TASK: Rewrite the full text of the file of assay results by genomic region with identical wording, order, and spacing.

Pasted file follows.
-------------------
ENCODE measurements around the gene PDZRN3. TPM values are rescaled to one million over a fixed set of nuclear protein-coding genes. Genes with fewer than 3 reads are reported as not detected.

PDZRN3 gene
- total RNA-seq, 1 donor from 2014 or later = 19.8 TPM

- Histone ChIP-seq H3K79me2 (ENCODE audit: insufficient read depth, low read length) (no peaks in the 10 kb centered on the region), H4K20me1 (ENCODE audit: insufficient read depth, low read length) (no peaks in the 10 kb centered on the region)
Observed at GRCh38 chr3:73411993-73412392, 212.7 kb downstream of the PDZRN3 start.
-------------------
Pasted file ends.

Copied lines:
ENCODE measurements around the gene PDZRN3. TPM values are rescaled to one million over a fixed set of nuclear protein-coding genes. Genes with fewer than 3 reads are reported as not detected.

PDZRN3 gene
- total RNA-seq, 1 donor from 2014 or later = 19.8 TPM

- Histone ChIP-seq H3K79me2 (ENCODE audit: insufficient read depth, low read length) (no peaks in the 10 kb centered on the region), H4K20me1 (ENCODE audit: insufficient read depth, low read length) (no peaks in the 10 kb centered on the region)
Observed at GRCh38 chr3:73411993-73412392, 212.7 kb downstream of the PDZRN3 start.